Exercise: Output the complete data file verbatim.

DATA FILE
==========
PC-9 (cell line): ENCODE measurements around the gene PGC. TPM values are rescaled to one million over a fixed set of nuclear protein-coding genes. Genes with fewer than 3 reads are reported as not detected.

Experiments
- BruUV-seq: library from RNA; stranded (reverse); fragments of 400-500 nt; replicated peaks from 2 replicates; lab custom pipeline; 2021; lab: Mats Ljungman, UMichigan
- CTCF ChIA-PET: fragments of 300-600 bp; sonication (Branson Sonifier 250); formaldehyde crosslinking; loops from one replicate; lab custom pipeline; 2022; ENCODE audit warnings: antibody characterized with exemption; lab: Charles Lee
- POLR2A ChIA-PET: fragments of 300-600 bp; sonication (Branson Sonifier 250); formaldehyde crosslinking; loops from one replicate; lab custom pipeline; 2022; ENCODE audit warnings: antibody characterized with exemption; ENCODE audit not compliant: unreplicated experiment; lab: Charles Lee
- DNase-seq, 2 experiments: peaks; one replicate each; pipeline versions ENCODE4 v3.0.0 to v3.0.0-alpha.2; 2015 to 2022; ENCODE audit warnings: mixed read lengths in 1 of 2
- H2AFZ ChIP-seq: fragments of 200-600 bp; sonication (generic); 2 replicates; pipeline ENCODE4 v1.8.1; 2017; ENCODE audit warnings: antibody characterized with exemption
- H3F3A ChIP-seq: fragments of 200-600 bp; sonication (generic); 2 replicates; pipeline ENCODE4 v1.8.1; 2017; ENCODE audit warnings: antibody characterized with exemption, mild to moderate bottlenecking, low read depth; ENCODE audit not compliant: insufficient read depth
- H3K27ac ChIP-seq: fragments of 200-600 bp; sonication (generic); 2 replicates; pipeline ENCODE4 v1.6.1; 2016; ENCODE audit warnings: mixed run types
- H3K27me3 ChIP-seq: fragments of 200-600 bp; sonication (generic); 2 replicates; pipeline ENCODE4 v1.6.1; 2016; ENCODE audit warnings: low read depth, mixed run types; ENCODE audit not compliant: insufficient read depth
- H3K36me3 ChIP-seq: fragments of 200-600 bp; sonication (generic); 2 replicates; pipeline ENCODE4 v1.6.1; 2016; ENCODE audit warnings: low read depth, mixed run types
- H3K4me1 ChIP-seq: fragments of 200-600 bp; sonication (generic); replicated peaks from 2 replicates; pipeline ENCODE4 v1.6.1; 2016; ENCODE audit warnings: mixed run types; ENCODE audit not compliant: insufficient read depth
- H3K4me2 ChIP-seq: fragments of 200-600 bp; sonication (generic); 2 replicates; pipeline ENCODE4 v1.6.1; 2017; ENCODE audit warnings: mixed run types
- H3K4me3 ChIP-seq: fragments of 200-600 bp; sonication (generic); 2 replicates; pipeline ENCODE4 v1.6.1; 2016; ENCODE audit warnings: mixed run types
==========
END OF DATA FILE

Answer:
PC-9 (cell line): ENCODE measurements around the gene PGC. TPM values are rescaled to one million over a fixed set of nuclear protein-coding genes. Genes with fewer than 3 reads are reported as not detected.

Experiments
- BruUV-seq: library from RNA; stranded (reverse); fragments of 400-500 nt; replicated peaks from 2 replicates; lab custom pipeline; 2021; lab: Mats Ljungman, UMichigan
- CTCF ChIA-PET: fragments of 300-600 bp; sonication (Branson Sonifier 250); formaldehyde crosslinking; loops from one replicate; lab custom pipeline; 2022; ENCODE audit warnings: antibody characterized with exemption; lab: Charles Lee
- POLR2A ChIA-PET: fragments of 300-600 bp; sonication (Branson Sonifier 250); formaldehyde crosslinking; loops from one replicate; lab custom pipeline; 2022; ENCODE audit warnings: antibody characterized with exemption; ENCODE audit not compliant: unreplicated experiment; lab: Charles Lee
- DNase-seq, 2 experiments: peaks; one replicate each; pipeline versions ENCODE4 v3.0.0 to v3.0.0-alpha.2; 2015 to 2022; ENCODE audit warnings: mixed read lengths in 1 of 2
- H2AFZ ChIP-seq: fragments of 200-600 bp; sonication (generic); 2 replicates; pipeline ENCODE4 v1.8.1; 2017; ENCODE audit warnings: antibody characterized with exemption
- H3F3A ChIP-seq: fragments of 200-600 bp; sonication (generic); 2 replicates; pipeline ENCODE4 v1.8.1; 2017; ENCODE audit warnings: antibody characterized with exemption, mild to moderate bottlenecking, low read depth; ENCODE audit not compliant: insufficient read depth
- H3K27ac ChIP-seq: fragments of 200-600 bp; sonication (generic); 2 replicates; pipeline ENCODE4 v1.6.1; 2016; ENCODE audit warnings: mixed run types
- H3K27me3 ChIP-seq: fragments of 200-600 bp; sonication (generic); 2 replicates; pipeline ENCODE4 v1.6.1; 2016; ENCODE audit warnings: low read depth, mixed run types; ENCODE audit not compliant: insufficient read depth
- H3K36me3 ChIP-seq: fragments of 200-600 bp; sonication (generic); 2 replicates; pipeline ENCODE4 v1.6.1; 2016; ENCODE audit warnings: low read depth, mixed run types
- H3K4me1 ChIP-seq: fragments of 200-600 bp; sonication (generic); replicated peaks from 2 replicates; pipeline ENCODE4 v1.6.1; 2016; ENCODE audit warnings: mixed run types; ENCODE audit not compliant: insufficient read depth
- H3K4me2 ChIP-seq: fragments of 200-600 bp; sonication (generic); 2 replicates; pipeline ENCODE4 v1.6.1; 2017; ENCODE audit warnings: mixed run types
- H3K4me3 ChIP-seq: fragments of 200-600 bp; sonication (generic); 2 replicates; pipeline ENCODE4 v1.6.1; 2016; ENCODE audit warnings: mixed run types